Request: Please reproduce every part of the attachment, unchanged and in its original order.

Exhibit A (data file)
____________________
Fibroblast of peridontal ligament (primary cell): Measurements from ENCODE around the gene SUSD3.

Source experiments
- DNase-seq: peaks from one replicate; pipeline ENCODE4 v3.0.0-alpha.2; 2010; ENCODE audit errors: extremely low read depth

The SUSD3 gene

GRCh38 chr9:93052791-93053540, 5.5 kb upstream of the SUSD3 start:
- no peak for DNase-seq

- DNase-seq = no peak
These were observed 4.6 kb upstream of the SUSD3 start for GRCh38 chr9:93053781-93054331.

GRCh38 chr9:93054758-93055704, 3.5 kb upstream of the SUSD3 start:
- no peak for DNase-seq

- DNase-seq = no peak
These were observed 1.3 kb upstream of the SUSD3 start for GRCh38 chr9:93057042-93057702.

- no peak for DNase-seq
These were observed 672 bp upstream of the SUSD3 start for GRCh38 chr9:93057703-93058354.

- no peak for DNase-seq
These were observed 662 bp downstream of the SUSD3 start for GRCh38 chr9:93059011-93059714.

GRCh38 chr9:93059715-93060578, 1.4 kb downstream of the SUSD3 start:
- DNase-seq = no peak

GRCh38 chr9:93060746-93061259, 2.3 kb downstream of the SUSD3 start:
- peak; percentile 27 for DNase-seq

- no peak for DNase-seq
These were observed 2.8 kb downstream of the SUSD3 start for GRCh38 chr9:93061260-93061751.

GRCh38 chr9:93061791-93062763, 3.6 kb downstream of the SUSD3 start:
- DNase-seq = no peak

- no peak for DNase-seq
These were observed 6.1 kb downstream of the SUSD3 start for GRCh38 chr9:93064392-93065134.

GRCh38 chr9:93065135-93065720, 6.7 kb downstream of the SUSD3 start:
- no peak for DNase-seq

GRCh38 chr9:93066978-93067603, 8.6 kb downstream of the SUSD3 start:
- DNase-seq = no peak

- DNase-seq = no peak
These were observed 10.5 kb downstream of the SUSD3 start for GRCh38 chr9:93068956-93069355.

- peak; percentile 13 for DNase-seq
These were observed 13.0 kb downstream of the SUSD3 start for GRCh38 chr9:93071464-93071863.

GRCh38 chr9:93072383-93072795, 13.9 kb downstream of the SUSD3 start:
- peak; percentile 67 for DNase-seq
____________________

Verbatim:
Fibroblast of peridontal ligament (primary cell): Measurements from ENCODE around the gene SUSD3.

Source experiments
- DNase-seq: peaks from one replicate; pipeline ENCODE4 v3.0.0-alpha.2; 2010; ENCODE audit errors: extremely low read depth

The SUSD3 gene

GRCh38 chr9:93052791-93053540, 5.5 kb upstream of the SUSD3 start:
- no peak for DNase-seq

- DNase-seq = no peak
These were observed 4.6 kb upstream of the SUSD3 start for GRCh38 chr9:93053781-93054331.

GRCh38 chr9:93054758-93055704, 3.5 kb upstream of the SUSD3 start:
- no peak for DNase-seq

- DNase-seq = no peak
These were observed 1.3 kb upstream of the SUSD3 start for GRCh38 chr9:93057042-93057702.

- no peak for DNase-seq
These were observed 672 bp upstream of the SUSD3 start for GRCh38 chr9:93057703-93058354.

- no peak for DNase-seq
These were observed 662 bp downstream of the SUSD3 start for GRCh38 chr9:93059011-93059714.

GRCh38 chr9:93059715-93060578, 1.4 kb downstream of the SUSD3 start:
- DNase-seq = no peak

GRCh38 chr9:93060746-93061259, 2.3 kb downstream of the SUSD3 start:
- peak; percentile 27 for DNase-seq

- no peak for DNase-seq
These were observed 2.8 kb downstream of the SUSD3 start for GRCh38 chr9:93061260-93061751.

GRCh38 chr9:93061791-93062763, 3.6 kb downstream of the SUSD3 start:
- DNase-seq = no peak

- no peak for DNase-seq
These were observed 6.1 kb downstream of the SUSD3 start for GRCh38 chr9:93064392-93065134.

GRCh38 chr9:93065135-93065720, 6.7 kb downstream of the SUSD3 start:
- no peak for DNase-seq

GRCh38 chr9:93066978-93067603, 8.6 kb downstream of the SUSD3 start:
- DNase-seq = no peak

- DNase-seq = no peak
These were observed 10.5 kb downstream of the SUSD3 start for GRCh38 chr9:93068956-93069355.

- peak; percentile 13 for DNase-seq
These were observed 13.0 kb downstream of the SUSD3 start for GRCh38 chr9:93071464-93071863.

GRCh38 chr9:93072383-93072795, 13.9 kb downstream of the SUSD3 start:
- peak; percentile 67 for DNase-seq